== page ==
Story by Tessa Cho/Red Sports. Photos by Low Sze Sen/Red Sports
OCBC Aquatic Centre, Tuesday, June 16, 2015 — Singapore triumphed 15–10 over Indonesia to retain their status as kings of water polo at the Southeast Asian (SEA) Games.
The win also means Singapore have won the SEA Games water polo gold 26 times in a row.
Home favourites Singapore were quick to assert their dominance with a goal by Paul Tan within the first 20 seconds, with another from Loh Zhi Zhi less than a minute later. The quarter progressed with two strong saves by goalkeeper Nigel Tay, and several attempts by the hosts, which unfortunately were not finished well. Singapore then conceded a goal, but one more goal by Yip Yang gave Singapore a 3–1 lead over Indonesia at the end of the first quarter.
Indonesia took off in the second quarter, scoring three consecutive goals in less than 40 seconds to level the score at 4–4. It also did not help that first-choice goalkeeper Nigel Tay was still recovering from a bad flu. But captain Eugene Teo managed to restore order by scoring the host’s fifth goal, putting them back in the lead 15 seconds later.
Marcus Goh then put in another goal before the Indonesians closed the gap at 6–5. With less than two minutes left for the first half, a skid-in from a shot by Loh Zhi Zhi strengthen the host’s footing, but not without another penalty that Indonesia scored to make it 7–6.
Lin Diyang of Singapore scored what must be the goal of the game in the third quarter. With Singapore holding a slim 8–7 lead, Diyang scored while his head was submerged in a tussle with his Indonesian defender. That was a start of a three-goal run that saw Singapore take a more comfortable 11–7 lead.
Yet the Indonesians came back again to keep the home crowd on the edge of their seats, scoring three goals, including one penalty, in the quarter. Singapore missed one penalty, and their lead at the end of the third quarter was 12–10.
The Indonesian resistance finally broke down in the final quarter, as Singapore kept them goalless while scoring three of their own to ice the game.
“This last game was particularly tough for me because I was actually down with very bad flu,” said five-time SEA Games gold medallist, Nigel Tay. “I was at spiking temperatures last night and I didn’t train also yesterday. Going in, I wasn’t in my top form, very lethargic, muscles not feeling very well, but I managed to hold it out for the first half and our strategy was to hand over to my substitute goalie in the second half, so that I wouldn’t tire myself out and that worked very well and it’s been an amazing win for us. By the second quarter I also started feeling very breathless, and I was struggling to gasp for air so I had to be subbed anyway.”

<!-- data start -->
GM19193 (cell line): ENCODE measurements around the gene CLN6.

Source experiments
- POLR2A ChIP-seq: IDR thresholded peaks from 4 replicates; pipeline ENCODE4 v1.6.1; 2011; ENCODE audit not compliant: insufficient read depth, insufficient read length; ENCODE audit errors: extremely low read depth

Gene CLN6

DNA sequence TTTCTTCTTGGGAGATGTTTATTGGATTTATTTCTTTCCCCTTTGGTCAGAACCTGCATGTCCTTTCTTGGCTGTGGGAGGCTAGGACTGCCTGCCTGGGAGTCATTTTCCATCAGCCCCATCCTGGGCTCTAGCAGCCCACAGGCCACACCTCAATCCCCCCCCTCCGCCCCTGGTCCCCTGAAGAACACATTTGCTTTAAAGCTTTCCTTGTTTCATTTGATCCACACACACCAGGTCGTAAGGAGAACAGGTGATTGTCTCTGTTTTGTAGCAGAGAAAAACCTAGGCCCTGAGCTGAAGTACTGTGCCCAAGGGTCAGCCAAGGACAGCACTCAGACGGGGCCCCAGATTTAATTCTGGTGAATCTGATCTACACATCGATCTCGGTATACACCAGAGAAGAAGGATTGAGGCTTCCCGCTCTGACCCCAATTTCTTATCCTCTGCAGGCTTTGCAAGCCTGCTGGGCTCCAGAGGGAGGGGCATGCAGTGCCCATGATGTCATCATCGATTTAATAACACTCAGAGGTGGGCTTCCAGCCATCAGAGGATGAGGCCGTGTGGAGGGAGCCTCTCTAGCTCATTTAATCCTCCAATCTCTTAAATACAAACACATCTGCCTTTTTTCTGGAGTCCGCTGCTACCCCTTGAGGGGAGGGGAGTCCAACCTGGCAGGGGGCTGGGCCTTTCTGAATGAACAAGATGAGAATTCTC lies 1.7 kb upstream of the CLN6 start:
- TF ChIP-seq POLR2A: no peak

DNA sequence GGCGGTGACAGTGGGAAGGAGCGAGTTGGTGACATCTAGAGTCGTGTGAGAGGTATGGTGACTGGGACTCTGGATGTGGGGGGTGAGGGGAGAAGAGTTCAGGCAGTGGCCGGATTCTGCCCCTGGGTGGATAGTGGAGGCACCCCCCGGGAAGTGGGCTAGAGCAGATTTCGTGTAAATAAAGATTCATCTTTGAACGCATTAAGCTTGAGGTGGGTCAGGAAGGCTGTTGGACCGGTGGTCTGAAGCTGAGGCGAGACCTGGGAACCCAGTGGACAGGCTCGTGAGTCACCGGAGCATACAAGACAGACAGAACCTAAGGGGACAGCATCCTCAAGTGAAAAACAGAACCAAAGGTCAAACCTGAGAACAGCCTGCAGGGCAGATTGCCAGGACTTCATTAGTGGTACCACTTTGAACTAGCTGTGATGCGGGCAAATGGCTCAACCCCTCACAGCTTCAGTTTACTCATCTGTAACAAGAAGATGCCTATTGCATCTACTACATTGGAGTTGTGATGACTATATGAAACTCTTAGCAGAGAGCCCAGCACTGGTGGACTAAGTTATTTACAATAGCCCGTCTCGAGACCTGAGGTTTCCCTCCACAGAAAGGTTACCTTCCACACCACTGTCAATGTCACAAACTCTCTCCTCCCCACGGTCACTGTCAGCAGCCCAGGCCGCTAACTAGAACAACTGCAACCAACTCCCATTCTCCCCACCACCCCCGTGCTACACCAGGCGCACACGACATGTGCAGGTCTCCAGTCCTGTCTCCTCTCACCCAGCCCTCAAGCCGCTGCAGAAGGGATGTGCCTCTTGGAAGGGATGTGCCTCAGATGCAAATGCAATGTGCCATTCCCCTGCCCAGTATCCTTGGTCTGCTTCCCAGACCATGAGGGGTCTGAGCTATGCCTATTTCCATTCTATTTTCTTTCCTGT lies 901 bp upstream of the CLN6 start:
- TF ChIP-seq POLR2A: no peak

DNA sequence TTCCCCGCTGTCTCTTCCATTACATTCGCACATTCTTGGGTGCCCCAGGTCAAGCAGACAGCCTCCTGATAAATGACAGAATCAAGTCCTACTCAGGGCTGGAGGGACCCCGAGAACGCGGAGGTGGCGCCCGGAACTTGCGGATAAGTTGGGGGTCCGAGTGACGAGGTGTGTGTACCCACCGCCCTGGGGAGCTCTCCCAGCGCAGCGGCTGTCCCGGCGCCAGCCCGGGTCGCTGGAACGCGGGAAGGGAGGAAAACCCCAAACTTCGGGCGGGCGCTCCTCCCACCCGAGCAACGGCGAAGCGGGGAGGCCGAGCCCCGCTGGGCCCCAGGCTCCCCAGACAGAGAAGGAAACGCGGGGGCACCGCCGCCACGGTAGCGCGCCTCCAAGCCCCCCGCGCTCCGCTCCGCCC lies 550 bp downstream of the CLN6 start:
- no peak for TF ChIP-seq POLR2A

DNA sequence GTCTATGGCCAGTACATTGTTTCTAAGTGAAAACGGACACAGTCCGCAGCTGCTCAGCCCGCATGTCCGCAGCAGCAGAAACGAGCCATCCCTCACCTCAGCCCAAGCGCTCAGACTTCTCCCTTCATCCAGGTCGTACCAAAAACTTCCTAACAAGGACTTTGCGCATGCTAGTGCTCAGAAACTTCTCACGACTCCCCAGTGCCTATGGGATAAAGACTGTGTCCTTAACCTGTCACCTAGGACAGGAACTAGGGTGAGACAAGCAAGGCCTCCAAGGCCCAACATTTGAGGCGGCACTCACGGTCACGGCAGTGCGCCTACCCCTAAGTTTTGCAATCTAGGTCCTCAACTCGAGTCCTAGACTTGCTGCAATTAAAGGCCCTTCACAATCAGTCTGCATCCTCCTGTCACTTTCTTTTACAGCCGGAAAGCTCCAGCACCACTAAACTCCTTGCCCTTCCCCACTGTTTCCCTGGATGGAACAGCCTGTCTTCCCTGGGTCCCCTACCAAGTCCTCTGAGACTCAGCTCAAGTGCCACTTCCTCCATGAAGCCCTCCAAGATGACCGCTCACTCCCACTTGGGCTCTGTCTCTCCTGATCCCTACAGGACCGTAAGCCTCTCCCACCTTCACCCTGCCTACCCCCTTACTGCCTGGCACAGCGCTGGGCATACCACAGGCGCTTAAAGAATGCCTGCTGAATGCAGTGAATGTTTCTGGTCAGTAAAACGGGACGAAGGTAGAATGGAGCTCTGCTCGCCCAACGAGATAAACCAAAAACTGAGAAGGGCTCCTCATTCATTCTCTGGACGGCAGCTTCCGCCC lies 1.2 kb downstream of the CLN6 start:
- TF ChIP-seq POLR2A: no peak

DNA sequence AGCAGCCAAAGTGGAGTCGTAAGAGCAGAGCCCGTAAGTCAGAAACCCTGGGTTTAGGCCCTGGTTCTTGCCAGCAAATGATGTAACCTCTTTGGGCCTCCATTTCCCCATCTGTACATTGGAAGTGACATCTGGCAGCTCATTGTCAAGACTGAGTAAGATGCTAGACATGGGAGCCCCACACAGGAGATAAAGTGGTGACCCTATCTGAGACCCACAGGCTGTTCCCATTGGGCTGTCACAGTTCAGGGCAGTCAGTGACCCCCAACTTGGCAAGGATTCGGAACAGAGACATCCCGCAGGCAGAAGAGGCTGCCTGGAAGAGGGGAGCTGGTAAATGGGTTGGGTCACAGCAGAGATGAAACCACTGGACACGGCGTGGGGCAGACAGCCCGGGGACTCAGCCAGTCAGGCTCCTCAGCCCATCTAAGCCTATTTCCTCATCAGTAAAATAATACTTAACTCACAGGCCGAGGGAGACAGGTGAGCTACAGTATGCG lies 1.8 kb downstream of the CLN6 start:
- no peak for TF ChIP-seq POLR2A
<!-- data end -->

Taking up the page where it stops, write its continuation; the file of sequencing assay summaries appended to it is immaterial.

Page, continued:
On Indonesia’s scoring streak, Nigel commented, “We let them have too easy passes in and defence-wise, it was quite clear that the referee wasn’t really on our side. They were trying to push for a closer goal margin so as to make the game more exciting.”
“But that being said, I think we didn’t really play the best game of our lives today,” the goalkeeper added. “But nonetheless, if not having played the best gives us a win still, it means we still have a lot more to go… a lot more potential.”
As the game progressed and emotions were running high, Singapore players rallied the crowd with gestures every time a goal was scored.
“When we’re playing at home and to Singaporeans, it just felt natural to get the crowd involved and get everyone as excited as we were and I think the crowd appreciated it. So we just kept on going,” said Nigel.
In response to the rough play in the game, the SEA games veteran replied, “They did quite a lot of dirty stuff underwater and it’s (the game) not very clean, and they got away with quite a number of exclusions which we didn’t feel were necessary.
“Nonetheless, having been through five SEA Games, I have always known SEA Games as having been like that… it’s not just seven people against us, it’s nine. So we have to really gear ourselves up and convincingly beat them, based on our speed and our technique and I think we did that today.”
Scoring by Quarter
Singapore vs Indonesia
1st quarter: 3–1
2nd quarter: 4–5 (7–6)
3rd quarter: 5–4 (12–10)
4th quarter: 3–0 (15–10)
Yip Yang (#11) — 4 goals
Loh Zhi Zhi (#3) — 2 goals
Eugene Teo (#4) — 2 goals
Chiam Kunyang (#7) — 2 goals
Marcus Goh (#9) — 2 goals
Lin Diyang (#2) — 1 goal
Paul Louis Tan (#6) — 1 goal
Koh Jian Ying (#12) — 1 goal
Legawa Brandley Ignatius (#9) — 5 goals
Uwayzulqarni Andi Muhammad (#5) – 2 goals
Mulia Ridjkie (#10) — 2 goals
Firdaus Muhamad Hamid (#11) — 1 goal
Nigel Tay (#1), Lin Diyang (#2), Loh Zhi Zhi (#3), Eugene Teo (#4), Bryan Ong (#5), Paul Louis Tan (#6), Chiam Kunyang (#7), Ang An Jun (#8), Marcus Goh (#9), Sean Ang (#10), Yip Yang (#11), Koh Jian Ying (#12), Lee Kai Yang (#13)
Zuliansyah Zuliansyah (#1), Tarigan Beby Willy Eka Paksi (#2), Rizki Muhammad (#3), Feliciano Delvin (#4), Uwayzulqarni Andi Muhammad (#5), Respati Benny (#6), Budiman Yusuf (#7), Putra Rezza Auditya (#8), Legawa Brandley Ignatius (#9), Mulia Ridjkie (#10), Firdaus Muhamad Hamid (#11), Arifin Zaenal (#12), Putra Novian Dwi (#13)
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